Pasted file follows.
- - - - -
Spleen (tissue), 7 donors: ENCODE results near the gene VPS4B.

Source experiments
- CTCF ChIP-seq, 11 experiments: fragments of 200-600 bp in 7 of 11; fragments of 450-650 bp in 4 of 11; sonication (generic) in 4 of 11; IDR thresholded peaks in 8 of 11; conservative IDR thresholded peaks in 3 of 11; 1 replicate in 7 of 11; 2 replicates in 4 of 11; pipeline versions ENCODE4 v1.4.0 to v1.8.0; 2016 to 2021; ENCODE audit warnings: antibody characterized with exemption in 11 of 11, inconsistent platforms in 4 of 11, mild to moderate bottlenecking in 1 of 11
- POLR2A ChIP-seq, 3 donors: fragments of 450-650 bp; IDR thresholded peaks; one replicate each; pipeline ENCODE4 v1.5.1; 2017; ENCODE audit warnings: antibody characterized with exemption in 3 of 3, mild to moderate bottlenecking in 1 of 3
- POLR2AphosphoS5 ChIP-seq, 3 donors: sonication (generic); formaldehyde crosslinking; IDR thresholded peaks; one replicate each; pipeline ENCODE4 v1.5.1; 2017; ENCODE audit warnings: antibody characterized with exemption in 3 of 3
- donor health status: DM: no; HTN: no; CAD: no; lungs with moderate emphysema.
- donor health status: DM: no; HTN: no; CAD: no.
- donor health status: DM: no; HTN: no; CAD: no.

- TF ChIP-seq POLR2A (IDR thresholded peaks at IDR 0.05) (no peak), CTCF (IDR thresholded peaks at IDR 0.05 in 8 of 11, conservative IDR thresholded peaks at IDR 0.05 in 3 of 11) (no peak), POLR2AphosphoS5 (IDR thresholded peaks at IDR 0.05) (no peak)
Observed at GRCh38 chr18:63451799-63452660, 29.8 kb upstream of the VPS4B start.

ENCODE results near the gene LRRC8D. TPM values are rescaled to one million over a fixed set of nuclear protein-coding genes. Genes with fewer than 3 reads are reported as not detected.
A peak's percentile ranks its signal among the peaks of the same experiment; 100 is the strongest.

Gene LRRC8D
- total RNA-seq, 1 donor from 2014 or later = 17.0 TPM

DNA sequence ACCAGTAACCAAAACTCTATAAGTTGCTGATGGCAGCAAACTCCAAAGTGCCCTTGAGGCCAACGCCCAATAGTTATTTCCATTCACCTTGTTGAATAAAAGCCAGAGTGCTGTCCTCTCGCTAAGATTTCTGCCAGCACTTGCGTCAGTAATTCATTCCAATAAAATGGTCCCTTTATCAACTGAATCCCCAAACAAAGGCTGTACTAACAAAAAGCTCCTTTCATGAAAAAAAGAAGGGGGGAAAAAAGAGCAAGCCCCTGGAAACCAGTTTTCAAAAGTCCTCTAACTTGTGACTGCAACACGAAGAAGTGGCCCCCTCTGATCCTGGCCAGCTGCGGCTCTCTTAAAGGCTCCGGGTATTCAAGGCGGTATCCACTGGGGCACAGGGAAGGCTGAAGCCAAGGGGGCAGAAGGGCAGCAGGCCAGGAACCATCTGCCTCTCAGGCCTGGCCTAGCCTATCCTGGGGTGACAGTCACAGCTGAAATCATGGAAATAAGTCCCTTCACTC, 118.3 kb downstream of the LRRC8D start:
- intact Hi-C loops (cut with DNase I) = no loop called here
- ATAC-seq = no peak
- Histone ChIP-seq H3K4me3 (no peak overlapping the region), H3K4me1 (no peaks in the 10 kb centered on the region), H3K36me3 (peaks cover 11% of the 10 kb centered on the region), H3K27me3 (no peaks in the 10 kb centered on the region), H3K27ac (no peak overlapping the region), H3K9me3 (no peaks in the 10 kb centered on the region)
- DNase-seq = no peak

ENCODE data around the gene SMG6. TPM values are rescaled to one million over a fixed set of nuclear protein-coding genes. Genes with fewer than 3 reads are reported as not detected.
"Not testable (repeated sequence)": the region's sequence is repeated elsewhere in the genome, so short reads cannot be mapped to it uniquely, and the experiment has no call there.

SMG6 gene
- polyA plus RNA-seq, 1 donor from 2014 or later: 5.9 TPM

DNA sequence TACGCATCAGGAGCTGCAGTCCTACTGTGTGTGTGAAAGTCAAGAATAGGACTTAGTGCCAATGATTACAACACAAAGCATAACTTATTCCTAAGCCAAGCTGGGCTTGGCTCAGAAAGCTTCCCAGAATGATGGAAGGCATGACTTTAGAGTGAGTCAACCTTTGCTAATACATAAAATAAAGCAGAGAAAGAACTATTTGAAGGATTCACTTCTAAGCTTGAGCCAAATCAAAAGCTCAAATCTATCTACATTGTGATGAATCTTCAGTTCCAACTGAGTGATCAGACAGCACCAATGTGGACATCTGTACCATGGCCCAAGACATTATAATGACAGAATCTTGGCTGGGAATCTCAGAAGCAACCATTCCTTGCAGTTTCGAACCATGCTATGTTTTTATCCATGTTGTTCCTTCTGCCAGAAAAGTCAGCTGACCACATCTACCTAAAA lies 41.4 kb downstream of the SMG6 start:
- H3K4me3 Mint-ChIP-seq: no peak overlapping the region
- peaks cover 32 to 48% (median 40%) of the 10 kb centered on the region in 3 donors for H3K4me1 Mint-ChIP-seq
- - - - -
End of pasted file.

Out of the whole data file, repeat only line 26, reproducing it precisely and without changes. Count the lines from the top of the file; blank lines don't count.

- peaks cover 32 to 48% (median 40%) of the 10 kb centered on the region in 3 donors for H3K4me1 Mint-ChIP-seq